Come to the Downtown Library for free talks about the First Amendment approached from three angles, inspired by the exhibit “Ralph Steadman: A Retrospective” at the Jordan Schnitzer Museum of Art.
Journalism and the First Amendment
Wednesday, January 8, 6:00
A talk on “Journalism and the First Amendment” by Tim Gleason, University of Oregon Professor of Journalism and Director of the Ancil Payne Awards for Ethics in Journalism. He will address questions including “is the marketplace of ideas broken?” and discuss journalism and the First Amendment “in a time of devalued facts and declining resources.”
Political Cartooning and Free Speech
Saturday, January 11, 2:00
Ethicist and cartoonist Tom Bivins will explore the intersection of free speech and ethical sensitivity, especially as they relate to editorial cartooning. According to Bivins, “Offensive subject matter in cartoons can sometimes be so loud that it drowns out anything else being said. A balance needs to be struck based on the guideline that just because something can be said doesn’t mean it should be said. The First Amendment simply allows you to do so. Your conscience takes over from there.” Professor Tom Bivins holds the John L. Hulteng Chair in Media Ethics and Responsibility at the University of Oregon School of Journalism and Communication.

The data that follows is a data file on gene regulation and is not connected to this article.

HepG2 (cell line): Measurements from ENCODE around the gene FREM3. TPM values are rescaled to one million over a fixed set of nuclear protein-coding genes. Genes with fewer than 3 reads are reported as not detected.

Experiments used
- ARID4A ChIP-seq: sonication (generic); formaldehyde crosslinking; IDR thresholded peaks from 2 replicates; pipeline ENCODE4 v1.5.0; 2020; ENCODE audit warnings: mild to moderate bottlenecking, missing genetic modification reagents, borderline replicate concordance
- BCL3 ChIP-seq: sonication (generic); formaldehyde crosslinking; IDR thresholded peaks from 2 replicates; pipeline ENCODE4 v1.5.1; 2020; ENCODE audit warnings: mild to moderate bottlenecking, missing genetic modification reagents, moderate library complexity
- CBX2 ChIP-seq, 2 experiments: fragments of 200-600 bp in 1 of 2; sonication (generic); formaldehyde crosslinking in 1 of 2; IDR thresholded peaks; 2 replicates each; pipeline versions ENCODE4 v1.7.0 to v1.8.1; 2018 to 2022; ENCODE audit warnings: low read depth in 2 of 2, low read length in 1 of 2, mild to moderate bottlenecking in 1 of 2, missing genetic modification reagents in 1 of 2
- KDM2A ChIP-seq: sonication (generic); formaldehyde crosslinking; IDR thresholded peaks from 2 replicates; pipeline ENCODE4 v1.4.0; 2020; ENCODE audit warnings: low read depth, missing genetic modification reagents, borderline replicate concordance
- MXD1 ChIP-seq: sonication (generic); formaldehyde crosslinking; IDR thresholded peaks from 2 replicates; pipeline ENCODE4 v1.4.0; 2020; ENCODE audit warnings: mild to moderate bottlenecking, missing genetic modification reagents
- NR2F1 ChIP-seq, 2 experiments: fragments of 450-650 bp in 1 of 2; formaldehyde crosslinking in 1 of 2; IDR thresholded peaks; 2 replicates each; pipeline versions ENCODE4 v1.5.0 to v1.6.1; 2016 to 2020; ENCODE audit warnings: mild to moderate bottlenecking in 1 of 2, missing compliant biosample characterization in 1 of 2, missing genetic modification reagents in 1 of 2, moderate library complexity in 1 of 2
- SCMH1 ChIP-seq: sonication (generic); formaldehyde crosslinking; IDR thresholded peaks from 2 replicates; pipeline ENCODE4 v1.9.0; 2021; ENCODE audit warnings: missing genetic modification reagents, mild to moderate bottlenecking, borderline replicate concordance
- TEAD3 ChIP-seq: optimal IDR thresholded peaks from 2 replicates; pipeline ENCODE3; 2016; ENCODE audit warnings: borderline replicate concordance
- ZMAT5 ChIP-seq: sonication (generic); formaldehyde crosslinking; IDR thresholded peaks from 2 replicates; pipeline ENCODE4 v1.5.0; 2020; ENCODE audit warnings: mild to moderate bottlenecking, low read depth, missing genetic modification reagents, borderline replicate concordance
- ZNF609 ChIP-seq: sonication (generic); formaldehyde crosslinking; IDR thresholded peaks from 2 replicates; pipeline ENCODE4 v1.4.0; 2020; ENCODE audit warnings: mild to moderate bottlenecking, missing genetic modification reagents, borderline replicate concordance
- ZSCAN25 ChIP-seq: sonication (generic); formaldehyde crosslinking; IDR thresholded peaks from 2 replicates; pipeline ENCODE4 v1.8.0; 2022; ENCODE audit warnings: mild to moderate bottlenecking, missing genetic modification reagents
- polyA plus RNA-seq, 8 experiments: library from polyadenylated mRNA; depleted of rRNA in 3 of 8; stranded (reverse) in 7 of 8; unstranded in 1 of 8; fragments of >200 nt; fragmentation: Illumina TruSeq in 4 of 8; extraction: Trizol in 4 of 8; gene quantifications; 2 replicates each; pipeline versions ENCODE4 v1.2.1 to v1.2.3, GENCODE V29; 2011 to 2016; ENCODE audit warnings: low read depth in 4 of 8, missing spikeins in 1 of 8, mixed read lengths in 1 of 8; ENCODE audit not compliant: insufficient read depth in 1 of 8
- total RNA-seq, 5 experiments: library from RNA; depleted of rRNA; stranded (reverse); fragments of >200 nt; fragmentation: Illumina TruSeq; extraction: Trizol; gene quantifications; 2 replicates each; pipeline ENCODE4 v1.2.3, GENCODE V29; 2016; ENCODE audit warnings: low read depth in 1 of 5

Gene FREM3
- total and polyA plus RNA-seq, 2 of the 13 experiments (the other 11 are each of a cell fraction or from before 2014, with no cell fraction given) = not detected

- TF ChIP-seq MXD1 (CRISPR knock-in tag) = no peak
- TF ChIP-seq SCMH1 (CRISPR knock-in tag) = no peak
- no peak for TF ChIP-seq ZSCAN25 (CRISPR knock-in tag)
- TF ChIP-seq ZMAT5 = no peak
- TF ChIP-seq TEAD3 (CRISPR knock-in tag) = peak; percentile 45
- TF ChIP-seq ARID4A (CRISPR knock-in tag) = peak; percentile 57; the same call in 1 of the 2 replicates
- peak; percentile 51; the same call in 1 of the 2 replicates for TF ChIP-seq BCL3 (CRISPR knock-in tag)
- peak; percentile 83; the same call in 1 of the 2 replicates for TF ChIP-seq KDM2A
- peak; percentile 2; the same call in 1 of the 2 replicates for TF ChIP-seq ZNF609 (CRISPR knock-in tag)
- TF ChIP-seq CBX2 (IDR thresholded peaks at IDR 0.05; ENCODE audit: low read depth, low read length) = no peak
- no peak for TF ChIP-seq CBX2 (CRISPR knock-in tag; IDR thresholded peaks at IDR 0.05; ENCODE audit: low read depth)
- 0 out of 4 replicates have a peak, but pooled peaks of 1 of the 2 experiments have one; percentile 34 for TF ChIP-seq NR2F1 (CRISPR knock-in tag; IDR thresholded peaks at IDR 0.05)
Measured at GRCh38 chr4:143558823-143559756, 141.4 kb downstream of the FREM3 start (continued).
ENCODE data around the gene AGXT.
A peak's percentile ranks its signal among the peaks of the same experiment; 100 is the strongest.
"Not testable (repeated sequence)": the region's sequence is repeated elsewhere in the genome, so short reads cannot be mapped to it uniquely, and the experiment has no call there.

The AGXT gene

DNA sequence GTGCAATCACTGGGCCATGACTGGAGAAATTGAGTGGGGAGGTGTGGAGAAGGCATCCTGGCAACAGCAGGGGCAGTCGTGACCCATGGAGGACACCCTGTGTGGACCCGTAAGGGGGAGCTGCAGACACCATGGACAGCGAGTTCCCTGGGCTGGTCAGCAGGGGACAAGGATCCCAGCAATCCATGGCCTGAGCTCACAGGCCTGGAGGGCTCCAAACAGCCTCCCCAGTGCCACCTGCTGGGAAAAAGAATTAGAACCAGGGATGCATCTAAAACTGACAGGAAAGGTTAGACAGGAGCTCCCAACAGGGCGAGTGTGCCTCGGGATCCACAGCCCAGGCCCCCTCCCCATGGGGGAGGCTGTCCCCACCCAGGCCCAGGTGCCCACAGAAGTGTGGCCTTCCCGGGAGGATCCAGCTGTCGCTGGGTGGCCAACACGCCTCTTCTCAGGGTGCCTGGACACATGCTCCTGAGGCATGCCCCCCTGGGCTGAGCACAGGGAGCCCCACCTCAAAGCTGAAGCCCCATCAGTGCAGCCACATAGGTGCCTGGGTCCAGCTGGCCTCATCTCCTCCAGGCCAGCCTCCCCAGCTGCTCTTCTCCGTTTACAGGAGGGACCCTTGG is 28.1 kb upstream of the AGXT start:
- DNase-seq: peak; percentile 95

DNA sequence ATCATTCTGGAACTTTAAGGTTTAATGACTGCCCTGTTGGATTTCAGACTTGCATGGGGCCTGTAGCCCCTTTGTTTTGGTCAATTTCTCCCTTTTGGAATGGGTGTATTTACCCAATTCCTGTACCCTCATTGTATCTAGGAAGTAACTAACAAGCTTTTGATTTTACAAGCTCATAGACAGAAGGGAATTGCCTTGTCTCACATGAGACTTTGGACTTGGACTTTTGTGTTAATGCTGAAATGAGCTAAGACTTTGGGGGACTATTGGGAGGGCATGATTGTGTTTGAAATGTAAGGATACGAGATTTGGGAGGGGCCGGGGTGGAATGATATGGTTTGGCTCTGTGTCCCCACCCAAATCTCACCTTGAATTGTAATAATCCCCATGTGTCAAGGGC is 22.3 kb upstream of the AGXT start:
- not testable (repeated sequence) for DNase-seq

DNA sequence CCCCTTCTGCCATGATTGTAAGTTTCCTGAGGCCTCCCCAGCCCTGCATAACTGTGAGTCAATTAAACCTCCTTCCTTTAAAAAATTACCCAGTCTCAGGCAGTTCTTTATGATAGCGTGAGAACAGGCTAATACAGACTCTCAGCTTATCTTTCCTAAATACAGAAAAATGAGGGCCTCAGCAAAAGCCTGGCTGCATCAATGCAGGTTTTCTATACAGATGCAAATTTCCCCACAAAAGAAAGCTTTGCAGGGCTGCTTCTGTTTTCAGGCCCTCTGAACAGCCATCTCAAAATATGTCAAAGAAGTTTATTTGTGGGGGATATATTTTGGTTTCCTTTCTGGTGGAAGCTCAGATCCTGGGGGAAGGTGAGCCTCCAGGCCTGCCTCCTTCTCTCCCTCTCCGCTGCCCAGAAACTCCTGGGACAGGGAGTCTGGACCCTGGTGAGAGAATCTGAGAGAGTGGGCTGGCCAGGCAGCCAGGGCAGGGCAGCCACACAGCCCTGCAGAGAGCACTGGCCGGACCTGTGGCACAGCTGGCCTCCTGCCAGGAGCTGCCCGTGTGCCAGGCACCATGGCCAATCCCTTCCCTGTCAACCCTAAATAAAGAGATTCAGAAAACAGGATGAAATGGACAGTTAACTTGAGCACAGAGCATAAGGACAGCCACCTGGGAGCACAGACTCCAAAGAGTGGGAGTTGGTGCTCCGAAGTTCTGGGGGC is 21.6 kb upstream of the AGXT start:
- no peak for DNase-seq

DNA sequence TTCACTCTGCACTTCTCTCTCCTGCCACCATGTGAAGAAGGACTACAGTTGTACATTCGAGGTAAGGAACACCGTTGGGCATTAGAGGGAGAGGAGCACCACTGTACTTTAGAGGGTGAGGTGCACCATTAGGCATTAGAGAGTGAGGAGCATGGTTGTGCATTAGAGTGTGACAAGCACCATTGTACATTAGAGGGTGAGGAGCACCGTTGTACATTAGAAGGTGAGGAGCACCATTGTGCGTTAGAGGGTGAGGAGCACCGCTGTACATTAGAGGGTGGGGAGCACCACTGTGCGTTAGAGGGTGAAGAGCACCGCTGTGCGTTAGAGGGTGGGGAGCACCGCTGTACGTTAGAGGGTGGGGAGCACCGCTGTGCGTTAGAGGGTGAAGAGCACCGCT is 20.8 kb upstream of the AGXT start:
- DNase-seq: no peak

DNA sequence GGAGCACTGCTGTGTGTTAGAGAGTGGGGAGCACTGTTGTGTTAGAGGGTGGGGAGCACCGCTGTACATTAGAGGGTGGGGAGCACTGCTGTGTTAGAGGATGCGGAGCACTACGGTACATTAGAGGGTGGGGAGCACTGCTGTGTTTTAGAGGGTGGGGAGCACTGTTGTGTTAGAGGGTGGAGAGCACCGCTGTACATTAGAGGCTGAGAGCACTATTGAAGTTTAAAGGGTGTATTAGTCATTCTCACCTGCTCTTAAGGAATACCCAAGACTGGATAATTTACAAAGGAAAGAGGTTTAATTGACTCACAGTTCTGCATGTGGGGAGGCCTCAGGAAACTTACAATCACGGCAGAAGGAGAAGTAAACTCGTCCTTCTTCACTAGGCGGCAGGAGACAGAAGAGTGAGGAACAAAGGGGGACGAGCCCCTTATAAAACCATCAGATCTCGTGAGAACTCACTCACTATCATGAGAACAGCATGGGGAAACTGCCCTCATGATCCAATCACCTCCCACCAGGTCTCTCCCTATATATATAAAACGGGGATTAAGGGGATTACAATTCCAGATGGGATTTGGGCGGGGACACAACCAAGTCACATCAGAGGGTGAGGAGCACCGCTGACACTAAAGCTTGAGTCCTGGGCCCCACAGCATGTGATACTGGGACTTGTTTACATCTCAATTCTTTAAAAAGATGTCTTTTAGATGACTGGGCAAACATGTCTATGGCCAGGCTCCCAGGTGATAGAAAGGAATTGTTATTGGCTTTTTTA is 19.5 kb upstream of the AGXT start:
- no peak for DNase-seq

Freedom of the Press Under Trump
Saturday, January 18, 2:00
A talk by acclaimed scholar Kyo Ho Youm about freedom of speech and the press, with a focus on “critical attention to President Trump’s unending ‘war on the press’ and its actual or perceived impact at home and abroad.” According to Youm, “What’s made our country stand out from the rest of the world? The First Amendment to the U.S. Constitution: ‘Congress shall make no law … abridging the freedom of speech, or of the press.’ These days, however, discerning people are wondering if we remain exceptional in our free-press commitment.”
Kyu Ho Youm is the Jonathan Marshall First Amendment Chair at the University of Oregon School of Journalism and Communication. His work has been cited by U.S. and foreign courts, including the House of Lords in Great Britain and the High Court of Australia, as well as relied on worldwide by lawyers representing clients in press freedom litigation. Youm serves on the editorial boards of a dozen major law and communication journals in the U.S. and England.